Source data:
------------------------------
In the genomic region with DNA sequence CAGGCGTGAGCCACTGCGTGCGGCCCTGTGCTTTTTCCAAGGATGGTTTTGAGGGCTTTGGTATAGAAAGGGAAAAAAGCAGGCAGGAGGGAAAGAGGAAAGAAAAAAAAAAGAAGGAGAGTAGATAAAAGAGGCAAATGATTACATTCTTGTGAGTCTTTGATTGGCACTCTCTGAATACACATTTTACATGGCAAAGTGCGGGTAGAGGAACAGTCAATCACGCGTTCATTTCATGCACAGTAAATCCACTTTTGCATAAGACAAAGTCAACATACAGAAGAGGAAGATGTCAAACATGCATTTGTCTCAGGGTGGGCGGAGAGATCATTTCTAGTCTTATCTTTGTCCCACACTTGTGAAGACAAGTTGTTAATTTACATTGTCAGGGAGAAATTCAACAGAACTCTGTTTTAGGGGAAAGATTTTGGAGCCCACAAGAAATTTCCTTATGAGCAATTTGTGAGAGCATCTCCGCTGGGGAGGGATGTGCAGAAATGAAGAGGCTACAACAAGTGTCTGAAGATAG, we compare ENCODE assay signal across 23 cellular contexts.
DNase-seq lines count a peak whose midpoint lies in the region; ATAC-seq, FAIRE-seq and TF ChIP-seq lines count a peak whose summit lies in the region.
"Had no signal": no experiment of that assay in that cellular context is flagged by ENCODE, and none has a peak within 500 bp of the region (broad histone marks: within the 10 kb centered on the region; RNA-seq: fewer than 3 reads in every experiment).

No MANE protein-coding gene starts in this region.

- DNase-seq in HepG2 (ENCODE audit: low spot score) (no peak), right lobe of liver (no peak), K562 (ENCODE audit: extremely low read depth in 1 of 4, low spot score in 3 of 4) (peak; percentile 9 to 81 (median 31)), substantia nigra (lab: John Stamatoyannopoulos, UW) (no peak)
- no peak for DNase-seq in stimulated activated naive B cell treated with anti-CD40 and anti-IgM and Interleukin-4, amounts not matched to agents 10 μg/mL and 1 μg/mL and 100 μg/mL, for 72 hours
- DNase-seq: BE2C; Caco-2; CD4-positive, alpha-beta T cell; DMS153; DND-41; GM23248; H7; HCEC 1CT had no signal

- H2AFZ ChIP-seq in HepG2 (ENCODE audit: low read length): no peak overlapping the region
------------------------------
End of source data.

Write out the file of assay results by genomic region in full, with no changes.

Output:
In the genomic region with DNA sequence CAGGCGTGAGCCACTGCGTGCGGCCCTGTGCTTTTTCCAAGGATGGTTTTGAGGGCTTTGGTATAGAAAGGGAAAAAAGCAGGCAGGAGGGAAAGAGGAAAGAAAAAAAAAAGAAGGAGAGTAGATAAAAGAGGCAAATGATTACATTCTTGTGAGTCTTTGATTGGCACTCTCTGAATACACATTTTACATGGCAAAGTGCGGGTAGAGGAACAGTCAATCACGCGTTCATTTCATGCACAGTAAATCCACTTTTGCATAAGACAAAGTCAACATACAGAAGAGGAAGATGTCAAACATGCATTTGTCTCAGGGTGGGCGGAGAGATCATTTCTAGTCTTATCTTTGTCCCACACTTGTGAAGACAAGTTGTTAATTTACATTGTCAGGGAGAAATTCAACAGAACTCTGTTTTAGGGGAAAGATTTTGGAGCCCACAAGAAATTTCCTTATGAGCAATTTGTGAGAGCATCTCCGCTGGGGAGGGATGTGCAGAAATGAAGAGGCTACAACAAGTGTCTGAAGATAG, we compare ENCODE assay signal across 23 cellular contexts.
DNase-seq lines count a peak whose midpoint lies in the region; ATAC-seq, FAIRE-seq and TF ChIP-seq lines count a peak whose summit lies in the region.
"Had no signal": no experiment of that assay in that cellular context is flagged by ENCODE, and none has a peak within 500 bp of the region (broad histone marks: within the 10 kb centered on the region; RNA-seq: fewer than 3 reads in every experiment).

No MANE protein-coding gene starts in this region.

- DNase-seq in HepG2 (ENCODE audit: low spot score) (no peak), right lobe of liver (no peak), K562 (ENCODE audit: extremely low read depth in 1 of 4, low spot score in 3 of 4) (peak; percentile 9 to 81 (median 31)), substantia nigra (lab: John Stamatoyannopoulos, UW) (no peak)
- no peak for DNase-seq in stimulated activated naive B cell treated with anti-CD40 and anti-IgM and Interleukin-4, amounts not matched to agents 10 μg/mL and 1 μg/mL and 100 μg/mL, for 72 hours
- DNase-seq: BE2C; Caco-2; CD4-positive, alpha-beta T cell; DMS153; DND-41; GM23248; H7; HCEC 1CT had no signal

- H2AFZ ChIP-seq in HepG2 (ENCODE audit: low read length): no peak overlapping the region